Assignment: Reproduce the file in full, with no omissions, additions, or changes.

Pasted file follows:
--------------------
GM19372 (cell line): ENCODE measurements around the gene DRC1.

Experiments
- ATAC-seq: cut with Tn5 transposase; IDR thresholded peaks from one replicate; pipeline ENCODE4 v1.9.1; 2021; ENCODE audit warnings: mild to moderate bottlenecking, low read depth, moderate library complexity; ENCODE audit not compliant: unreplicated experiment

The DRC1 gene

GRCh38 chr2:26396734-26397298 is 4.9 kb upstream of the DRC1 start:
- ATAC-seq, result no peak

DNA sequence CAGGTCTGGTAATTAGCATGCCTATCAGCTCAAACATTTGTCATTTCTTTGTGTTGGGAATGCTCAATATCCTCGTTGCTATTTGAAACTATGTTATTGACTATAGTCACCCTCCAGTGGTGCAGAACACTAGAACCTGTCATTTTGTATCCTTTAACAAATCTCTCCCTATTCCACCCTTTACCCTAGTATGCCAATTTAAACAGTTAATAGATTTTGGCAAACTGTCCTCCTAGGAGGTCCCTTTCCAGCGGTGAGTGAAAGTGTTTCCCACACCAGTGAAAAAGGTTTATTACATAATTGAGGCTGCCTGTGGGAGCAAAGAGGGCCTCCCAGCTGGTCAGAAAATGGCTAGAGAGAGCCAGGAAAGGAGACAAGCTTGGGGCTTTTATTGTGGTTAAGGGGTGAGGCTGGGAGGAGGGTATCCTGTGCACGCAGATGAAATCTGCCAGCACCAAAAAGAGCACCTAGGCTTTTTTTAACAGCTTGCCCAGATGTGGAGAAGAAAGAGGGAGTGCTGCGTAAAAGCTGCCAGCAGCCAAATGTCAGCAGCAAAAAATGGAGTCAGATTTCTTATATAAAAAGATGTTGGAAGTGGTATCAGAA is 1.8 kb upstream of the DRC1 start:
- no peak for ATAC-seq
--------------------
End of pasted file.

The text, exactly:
GM19372 (cell line): ENCODE measurements around the gene DRC1.

Experiments
- ATAC-seq: cut with Tn5 transposase; IDR thresholded peaks from one replicate; pipeline ENCODE4 v1.9.1; 2021; ENCODE audit warnings: mild to moderate bottlenecking, low read depth, moderate library complexity; ENCODE audit not compliant: unreplicated experiment

The DRC1 gene

GRCh38 chr2:26396734-26397298 is 4.9 kb upstream of the DRC1 start:
- ATAC-seq, result no peak

DNA sequence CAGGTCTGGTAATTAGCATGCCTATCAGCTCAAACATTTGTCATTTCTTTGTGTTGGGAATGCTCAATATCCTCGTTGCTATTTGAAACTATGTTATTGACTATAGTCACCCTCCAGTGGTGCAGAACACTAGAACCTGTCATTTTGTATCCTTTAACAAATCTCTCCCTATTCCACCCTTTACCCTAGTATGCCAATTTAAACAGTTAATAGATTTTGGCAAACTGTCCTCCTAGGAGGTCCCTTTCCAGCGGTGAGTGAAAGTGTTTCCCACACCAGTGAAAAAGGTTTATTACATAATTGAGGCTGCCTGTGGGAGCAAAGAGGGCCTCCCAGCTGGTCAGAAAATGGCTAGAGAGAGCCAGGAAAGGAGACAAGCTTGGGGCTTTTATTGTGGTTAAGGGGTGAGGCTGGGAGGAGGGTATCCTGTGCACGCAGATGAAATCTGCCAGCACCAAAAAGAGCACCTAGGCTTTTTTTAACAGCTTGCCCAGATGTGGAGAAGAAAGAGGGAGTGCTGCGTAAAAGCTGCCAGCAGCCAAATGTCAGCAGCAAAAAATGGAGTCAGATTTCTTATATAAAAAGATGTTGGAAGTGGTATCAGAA is 1.8 kb upstream of the DRC1 start:
- no peak for ATAC-seq